Navigant Research Blog

In D.C., Running on Natural Gas

— January 18, 2012

As a resident of Washington, D.C., I have the privilege of griping about the state of our nation’s capital. However, I have recently noticed several D.C. government vehicles that are fueled using natural gas, and I have to say – I think they’re pretty cool.

My colleagues on Pike’s Smart Transportation team have done research on natural gas vehicles, but it wasn’t until my colleague Lisa Jerram began researching her latest report on total cost of ownership for fleets – including natural gas vehicles – that I appreciated why a city would consider alternative fuel vehicles. Then, I started noticing government natural gas vehicles all over the city.

Since existing natural gas infrastructure is limited, and many natural gas vehicle fleet operators choose to install compressed natural gas infrastructure onsite, the low fueling costs typically make up for the high capital expenditure. According to the U.S. Department of Energy’s Clean Cities group, October 2011 prices for compressed natural gas were $2.09 per gasoline gallon equivalent (gge). Compare those prices to gasoline ($3.46) or diesel ($3.42) and it’s easy to see why cities that are concerned about air quality and operating budgets might take the long view and decide to build fleets around natural gas.

Considering that the United States will likely have a surplus of natural gas for the next 20 years – and the fact that the country is unlikely to be able to export the entirety of that surplus since natural gas export infrastructure has not been upgraded in recent years – natural gas prices will either stay steady or decrease over time. What’s more important in this case is the price of natural gas compared to alternatives such as diesel and gasoline. As the DOE October 2011 prices indicate, the differences between the fuels is large enough and will likely remain consistent enough to make natural gas fleets appealing.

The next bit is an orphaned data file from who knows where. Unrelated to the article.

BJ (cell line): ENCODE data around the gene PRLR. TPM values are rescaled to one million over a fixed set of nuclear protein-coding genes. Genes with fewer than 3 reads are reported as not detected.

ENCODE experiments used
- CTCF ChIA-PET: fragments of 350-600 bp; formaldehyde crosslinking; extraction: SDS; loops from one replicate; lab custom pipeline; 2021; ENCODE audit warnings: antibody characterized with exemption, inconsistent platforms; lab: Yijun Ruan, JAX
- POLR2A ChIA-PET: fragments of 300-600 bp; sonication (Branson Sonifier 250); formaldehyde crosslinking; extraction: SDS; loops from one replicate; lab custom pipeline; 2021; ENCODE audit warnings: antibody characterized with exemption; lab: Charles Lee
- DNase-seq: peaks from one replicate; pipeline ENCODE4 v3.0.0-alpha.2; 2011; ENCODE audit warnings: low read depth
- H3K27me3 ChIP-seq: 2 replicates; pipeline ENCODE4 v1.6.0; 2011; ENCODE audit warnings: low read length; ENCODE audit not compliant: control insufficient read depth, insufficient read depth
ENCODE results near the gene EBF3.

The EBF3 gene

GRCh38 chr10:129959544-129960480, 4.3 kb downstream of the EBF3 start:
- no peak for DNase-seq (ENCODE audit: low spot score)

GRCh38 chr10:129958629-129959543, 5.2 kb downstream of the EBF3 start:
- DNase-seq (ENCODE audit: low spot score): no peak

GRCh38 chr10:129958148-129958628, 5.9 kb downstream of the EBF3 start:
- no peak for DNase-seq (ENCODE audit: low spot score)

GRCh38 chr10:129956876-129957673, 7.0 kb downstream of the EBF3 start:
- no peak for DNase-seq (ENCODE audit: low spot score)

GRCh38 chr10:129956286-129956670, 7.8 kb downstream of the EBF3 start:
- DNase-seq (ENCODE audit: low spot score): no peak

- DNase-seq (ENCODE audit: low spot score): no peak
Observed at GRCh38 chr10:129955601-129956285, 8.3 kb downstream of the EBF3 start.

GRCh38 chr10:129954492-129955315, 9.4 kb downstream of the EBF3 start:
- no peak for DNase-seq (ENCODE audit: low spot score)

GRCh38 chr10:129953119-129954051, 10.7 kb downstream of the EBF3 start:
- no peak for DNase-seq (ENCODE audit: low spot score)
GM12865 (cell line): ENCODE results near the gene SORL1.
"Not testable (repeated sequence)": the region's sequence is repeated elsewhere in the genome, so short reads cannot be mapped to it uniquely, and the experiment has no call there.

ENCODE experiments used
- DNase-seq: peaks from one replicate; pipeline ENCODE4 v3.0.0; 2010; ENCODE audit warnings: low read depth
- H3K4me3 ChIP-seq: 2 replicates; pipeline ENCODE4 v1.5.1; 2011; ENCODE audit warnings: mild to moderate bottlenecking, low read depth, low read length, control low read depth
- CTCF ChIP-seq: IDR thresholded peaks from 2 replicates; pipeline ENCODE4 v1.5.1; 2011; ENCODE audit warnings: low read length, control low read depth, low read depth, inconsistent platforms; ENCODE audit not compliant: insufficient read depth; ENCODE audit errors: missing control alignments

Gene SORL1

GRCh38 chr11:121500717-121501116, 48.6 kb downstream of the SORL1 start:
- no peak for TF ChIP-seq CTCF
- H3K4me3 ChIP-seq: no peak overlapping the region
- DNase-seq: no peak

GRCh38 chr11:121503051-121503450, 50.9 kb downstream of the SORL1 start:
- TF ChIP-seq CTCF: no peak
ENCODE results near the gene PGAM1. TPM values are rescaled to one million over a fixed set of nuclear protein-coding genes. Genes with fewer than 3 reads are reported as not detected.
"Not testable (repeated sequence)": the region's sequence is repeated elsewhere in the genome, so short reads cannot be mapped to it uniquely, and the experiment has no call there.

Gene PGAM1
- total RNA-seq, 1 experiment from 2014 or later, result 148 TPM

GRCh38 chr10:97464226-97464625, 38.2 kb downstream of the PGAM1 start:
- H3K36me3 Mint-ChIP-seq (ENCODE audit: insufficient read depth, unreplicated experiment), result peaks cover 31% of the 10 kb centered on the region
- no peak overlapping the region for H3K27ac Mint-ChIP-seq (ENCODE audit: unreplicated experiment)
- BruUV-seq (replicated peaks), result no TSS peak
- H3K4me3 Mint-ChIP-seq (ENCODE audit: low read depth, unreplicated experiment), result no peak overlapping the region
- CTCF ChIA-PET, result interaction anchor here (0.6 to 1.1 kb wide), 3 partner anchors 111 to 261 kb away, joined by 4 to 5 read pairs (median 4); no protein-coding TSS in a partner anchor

At NAIAS, The Beginning of the End of the Battery Wars

— January 18, 2012

After attending the North American International Auto Show, I can state one thing for sure: the number of nickel metal hydride (NiMH) battery hybrids is shrinking fast.  Ford has made a bold move that will likely have other automakers following suit: it has stopped producing a NiMH-based battery hybrid.  All their hybrids will be lithium ion (Li-ion) based batteries, starting this year for the 2013 model year.  Ford claims that this will enable the new Fusion to achieve fuel economy numbers (44 mpg highway/47 mpg city) that are higher than smaller cars like the Honda Civic hybrid (44/44) and well ahead of similar segment cars like the Toyota Camry Hybrid (39/43) and Chevrolet Malibu Eco (which also uses a Li-ion battery in its eAssist system, to achieve 37/25).  The larger Fusion may even start to pinch some demand from the current reigning eco-leader, the Prius (48/51), thanks to its size and sedan body-style (the typically preferred style in the U.S.).  Of course, all this depends on the price, which was not announced at the show.